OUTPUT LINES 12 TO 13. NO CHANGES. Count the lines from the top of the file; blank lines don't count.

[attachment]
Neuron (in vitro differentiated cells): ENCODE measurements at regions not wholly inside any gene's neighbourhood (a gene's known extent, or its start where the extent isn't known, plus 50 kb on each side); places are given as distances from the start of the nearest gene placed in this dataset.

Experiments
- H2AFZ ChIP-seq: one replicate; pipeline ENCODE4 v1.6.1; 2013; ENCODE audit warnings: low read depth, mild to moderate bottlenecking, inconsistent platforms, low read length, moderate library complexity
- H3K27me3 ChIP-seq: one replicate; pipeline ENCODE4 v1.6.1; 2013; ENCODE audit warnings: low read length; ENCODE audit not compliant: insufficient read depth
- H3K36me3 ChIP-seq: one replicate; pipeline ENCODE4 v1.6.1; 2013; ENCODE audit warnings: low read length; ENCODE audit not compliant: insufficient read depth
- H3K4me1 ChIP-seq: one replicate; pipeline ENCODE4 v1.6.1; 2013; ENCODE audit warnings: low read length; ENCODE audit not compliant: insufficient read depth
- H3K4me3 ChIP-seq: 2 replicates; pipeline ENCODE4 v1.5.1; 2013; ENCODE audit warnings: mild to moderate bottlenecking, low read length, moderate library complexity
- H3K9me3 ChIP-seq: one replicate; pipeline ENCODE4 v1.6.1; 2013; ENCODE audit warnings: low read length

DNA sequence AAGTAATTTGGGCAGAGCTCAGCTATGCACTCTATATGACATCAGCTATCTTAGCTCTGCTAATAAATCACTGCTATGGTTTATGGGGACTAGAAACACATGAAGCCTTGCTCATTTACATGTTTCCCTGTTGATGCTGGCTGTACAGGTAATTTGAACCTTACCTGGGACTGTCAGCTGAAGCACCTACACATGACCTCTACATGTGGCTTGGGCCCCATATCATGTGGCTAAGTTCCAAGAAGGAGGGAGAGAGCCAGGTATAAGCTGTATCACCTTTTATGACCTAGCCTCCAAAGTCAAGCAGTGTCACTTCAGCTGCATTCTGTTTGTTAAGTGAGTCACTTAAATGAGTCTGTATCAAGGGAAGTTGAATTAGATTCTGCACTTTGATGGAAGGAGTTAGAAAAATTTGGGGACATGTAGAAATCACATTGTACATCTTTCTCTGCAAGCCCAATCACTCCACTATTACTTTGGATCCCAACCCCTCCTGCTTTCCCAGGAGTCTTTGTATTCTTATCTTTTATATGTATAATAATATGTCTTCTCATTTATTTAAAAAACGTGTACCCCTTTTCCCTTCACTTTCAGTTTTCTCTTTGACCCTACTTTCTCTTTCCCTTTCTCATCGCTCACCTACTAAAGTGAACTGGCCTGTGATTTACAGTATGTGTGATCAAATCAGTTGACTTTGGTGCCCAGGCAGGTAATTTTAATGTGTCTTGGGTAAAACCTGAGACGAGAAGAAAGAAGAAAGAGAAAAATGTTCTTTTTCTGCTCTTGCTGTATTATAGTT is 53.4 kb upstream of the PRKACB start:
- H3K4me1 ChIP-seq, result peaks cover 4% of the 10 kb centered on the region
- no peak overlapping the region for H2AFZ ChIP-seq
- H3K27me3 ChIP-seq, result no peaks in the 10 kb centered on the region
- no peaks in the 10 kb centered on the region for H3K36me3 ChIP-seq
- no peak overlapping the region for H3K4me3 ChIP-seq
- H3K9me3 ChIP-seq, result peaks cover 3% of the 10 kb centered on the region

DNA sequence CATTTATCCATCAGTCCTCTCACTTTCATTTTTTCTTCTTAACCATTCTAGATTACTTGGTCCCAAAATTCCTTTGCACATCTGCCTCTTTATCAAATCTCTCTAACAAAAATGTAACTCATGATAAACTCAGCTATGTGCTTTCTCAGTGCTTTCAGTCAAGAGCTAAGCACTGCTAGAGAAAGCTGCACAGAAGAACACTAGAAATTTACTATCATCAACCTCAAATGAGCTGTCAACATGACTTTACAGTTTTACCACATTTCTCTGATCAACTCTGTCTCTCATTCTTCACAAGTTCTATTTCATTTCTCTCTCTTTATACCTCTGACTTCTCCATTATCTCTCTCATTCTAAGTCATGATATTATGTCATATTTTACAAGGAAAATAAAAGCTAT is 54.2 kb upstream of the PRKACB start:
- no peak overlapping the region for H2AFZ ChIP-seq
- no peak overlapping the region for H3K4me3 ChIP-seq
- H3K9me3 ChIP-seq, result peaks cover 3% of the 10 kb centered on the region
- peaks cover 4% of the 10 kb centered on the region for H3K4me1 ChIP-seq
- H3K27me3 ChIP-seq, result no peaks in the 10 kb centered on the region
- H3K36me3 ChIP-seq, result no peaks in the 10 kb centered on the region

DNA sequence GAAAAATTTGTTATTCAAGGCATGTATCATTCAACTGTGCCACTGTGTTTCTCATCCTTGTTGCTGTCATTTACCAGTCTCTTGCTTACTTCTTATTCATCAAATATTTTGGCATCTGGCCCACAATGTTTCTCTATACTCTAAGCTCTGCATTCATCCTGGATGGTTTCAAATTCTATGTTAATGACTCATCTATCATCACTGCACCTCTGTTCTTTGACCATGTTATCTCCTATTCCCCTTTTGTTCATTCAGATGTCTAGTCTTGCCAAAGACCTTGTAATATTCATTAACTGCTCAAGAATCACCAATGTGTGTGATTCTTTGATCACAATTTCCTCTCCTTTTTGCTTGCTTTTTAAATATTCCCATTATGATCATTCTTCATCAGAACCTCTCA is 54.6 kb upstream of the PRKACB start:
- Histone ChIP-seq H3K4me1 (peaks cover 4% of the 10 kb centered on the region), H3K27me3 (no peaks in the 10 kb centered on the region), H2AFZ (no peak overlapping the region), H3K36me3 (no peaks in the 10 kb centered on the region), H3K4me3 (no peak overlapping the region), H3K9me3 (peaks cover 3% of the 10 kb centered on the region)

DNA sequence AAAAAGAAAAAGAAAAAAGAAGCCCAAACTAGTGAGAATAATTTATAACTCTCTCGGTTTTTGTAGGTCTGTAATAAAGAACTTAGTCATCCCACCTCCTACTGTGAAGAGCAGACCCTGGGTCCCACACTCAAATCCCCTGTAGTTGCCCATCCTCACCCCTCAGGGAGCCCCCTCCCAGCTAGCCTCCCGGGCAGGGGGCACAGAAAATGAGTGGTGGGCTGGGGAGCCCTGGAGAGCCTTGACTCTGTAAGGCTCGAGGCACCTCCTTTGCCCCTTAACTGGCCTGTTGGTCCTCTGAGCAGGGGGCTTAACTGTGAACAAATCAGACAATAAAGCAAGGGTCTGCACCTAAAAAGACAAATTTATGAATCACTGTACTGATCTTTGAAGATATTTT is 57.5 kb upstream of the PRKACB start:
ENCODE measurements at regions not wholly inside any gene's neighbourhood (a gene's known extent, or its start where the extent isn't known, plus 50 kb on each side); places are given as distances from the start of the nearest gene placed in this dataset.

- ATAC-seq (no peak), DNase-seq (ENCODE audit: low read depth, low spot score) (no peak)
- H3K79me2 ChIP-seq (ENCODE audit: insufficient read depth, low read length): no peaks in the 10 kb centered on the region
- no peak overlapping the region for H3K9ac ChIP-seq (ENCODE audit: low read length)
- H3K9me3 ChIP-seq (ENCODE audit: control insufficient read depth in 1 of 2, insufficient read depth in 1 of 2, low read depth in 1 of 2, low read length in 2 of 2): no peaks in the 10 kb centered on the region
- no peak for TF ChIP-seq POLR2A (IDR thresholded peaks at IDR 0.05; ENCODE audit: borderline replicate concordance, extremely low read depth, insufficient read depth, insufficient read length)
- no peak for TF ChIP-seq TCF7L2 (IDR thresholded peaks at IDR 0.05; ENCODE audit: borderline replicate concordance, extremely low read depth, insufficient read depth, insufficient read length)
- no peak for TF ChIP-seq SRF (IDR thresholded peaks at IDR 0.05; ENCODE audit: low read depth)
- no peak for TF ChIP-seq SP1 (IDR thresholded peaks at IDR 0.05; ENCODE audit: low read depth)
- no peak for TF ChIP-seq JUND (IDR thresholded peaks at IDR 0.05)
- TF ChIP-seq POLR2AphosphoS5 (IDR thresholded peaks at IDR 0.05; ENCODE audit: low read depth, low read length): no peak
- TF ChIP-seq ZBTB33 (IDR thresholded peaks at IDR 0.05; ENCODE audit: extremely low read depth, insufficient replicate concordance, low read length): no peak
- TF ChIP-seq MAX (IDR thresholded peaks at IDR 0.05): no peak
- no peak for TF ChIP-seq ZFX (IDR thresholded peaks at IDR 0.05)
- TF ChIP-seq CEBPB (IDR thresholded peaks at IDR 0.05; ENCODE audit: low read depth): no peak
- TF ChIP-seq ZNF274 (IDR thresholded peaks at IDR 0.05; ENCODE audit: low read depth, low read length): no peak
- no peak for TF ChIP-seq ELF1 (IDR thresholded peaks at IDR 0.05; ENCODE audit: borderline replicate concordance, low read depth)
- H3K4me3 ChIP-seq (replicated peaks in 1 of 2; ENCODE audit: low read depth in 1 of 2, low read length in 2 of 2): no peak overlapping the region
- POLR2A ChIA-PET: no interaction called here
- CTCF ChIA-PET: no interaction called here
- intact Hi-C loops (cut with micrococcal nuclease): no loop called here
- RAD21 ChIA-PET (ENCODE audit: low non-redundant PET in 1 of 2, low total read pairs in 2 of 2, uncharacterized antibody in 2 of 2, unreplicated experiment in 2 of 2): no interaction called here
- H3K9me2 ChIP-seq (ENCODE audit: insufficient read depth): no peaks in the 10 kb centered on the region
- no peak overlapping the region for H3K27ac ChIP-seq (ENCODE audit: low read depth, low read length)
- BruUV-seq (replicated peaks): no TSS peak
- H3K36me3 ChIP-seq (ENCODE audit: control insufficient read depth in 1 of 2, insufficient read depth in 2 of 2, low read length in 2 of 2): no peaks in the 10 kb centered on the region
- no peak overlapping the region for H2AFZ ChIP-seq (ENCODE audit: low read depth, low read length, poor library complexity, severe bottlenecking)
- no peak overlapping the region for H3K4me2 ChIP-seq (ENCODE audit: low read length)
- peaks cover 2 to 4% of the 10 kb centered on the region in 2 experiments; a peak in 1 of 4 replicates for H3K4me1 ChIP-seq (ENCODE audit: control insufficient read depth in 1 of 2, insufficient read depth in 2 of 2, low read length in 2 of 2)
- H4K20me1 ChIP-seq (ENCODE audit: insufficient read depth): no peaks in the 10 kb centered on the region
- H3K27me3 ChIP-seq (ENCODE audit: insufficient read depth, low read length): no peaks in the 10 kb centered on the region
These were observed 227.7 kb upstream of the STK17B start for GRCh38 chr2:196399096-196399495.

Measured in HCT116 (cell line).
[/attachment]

- H3K27me3 ChIP-seq, result no peaks in the 10 kb centered on the region
- no peaks in the 10 kb centered on the region for H3K36me3 ChIP-seq